Friday 30 September 2016

McAleese warns of Brexit dangers for Irish in the UK

Sarah MacDonald

Published 09/06/2016 | 02:30

Former president Dr Mary McAleese Photo: Fennell Photography
Former president Dr Mary McAleese Photo: Fennell Photography

Former president Dr Mary McAleese has warned that a vote for Brexit in the UK could have serious consequences not only for the Irish economy, but also for the Irish living in Britain.

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Speaking to the Irish Independent last night following a talk hosted by a number of Irish groups in Britain, Dr McAleese stressed the anti-immigration emphasis of the Leave campaign could, in the event of a Brexit, result in new immigration controls with implications for those Irish who recently emigrated to Britain.

"If there was a Brexit, new immigration controls would be regarded as a priority and if that were the case, I don't know what the situation of the Irish in Britain would be and nor does anybody at this moment. We cannot tell if their position would be safe," she said.

"Would the Common Travel Area agreement be reversed? That might be the case."

Dr McAleese, who has been living in London since last January as she lectures at the city's St Mary's College, also expressed alarm over the impact of Brexit on the Border between the North and the Republic.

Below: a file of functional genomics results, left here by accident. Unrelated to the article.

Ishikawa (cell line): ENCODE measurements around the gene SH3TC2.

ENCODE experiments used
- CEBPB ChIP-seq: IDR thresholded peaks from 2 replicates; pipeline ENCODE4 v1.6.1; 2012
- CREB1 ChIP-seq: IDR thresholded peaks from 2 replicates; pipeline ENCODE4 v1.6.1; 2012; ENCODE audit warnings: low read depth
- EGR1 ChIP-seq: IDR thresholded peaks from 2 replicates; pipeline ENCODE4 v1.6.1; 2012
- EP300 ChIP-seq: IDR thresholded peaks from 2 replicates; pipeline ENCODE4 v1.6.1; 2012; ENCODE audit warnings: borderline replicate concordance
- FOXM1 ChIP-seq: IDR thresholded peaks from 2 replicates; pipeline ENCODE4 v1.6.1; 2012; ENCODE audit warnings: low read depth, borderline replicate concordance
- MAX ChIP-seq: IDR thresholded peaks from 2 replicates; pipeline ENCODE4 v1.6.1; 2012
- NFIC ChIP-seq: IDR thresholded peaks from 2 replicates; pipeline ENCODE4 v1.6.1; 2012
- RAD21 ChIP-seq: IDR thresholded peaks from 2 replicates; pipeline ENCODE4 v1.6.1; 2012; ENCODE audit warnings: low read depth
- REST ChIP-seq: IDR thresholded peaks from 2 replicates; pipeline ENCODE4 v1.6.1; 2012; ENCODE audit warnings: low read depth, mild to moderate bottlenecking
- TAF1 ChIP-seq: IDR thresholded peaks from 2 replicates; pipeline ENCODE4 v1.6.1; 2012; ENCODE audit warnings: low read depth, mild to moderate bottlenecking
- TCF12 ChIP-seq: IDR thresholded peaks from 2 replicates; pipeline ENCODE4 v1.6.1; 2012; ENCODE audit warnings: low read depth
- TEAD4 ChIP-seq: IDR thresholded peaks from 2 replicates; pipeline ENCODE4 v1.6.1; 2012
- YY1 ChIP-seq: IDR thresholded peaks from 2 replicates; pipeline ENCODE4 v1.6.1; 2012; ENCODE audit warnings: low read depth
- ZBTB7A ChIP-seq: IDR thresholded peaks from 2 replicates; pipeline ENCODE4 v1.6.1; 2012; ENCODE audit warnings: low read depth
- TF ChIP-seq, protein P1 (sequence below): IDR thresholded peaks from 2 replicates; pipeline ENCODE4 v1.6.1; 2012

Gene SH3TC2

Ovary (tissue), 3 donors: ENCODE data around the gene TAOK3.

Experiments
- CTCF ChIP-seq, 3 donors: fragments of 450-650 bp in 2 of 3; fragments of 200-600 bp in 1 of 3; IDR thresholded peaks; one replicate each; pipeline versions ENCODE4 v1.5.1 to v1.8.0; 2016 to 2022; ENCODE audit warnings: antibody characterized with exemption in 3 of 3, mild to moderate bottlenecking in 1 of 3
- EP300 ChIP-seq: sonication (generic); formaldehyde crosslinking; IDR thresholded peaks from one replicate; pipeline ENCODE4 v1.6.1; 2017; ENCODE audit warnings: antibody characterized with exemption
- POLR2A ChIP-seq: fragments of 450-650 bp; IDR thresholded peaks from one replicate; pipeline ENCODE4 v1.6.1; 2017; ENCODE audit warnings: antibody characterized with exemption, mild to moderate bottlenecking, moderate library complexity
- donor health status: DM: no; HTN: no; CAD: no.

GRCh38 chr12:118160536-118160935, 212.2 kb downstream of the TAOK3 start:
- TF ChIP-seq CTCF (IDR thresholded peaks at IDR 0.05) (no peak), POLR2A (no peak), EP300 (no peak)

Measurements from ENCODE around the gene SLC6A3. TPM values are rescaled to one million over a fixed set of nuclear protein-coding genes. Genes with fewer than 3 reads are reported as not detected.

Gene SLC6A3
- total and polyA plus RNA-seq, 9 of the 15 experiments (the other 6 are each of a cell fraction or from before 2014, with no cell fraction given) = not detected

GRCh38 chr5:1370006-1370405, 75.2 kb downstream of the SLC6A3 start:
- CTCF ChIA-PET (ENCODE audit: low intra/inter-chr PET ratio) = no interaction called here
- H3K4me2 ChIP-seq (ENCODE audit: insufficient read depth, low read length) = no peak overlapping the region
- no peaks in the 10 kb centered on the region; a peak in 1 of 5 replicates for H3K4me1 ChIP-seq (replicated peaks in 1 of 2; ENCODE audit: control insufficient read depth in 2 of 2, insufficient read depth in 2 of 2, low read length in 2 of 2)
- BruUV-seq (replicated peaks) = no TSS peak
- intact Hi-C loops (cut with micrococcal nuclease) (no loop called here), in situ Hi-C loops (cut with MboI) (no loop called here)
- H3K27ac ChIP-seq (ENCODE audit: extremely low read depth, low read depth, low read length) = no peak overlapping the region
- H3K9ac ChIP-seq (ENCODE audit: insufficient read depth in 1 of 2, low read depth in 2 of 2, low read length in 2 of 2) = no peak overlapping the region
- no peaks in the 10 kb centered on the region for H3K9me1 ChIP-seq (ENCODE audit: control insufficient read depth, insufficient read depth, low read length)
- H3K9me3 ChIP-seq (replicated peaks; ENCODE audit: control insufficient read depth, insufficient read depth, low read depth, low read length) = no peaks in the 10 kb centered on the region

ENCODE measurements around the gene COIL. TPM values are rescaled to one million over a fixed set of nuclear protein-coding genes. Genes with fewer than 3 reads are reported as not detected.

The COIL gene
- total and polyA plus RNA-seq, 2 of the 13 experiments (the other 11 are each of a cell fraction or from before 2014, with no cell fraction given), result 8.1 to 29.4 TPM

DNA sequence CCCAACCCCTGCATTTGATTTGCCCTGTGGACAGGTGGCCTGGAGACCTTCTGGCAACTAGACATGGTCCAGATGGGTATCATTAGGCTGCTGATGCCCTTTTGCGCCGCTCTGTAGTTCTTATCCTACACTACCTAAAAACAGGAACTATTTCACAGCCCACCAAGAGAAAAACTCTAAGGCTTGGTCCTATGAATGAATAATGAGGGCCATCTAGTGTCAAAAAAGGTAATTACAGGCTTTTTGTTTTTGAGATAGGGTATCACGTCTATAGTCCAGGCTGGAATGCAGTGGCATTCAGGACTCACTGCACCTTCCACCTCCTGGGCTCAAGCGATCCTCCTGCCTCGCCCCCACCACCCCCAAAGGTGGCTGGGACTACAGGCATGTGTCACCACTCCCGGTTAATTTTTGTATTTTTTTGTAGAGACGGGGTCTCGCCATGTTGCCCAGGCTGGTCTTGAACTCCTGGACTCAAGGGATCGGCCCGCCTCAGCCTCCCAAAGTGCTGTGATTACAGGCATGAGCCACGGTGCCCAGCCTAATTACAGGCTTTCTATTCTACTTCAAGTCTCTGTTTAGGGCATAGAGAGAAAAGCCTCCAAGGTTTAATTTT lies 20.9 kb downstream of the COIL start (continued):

She said that many of those in favour of Brexit - when confronted by concerns about the impact on the Border and the 400,000 jobs that are dependent on trade between Ireland and Britain - were not able to give "sustainable reassurances" on the likely fallout.

She said this was because they just didn't know what the consequences would be.

Referring to comments made by the British Ambassador to Ireland, Dominick Chilcott, Dr McAleese said a British exit from Europe could cause the relationship between Ireland and Britain to "drift". "I don't believe we can afford a drift in those relationships because they are at the best they have ever been, but like all relationships they need ongoing work."

She said the two countries' common membership of the EU had helped to build up trust in their relationship and had created the space for the peace process.

If Brexit does happen then Ireland would become the only land border between the UK and the EU and that would have implications for trade and tourism and "a huge impact" on those who live along the Border.

"The visibility of that Border would just send all the wrong messages in relation to where we are trying to go and what we are trying to achieve," she said.

Meanwhile, the North's six Catholic bishops also warned yesterday that any new Border controls would severely disrupt the lives of those living in the area.

They also cautioned against arguments which reduce the "wide-ranging benefits of EU membership to a single calculation of net economic gain or loss".

Irish Independent

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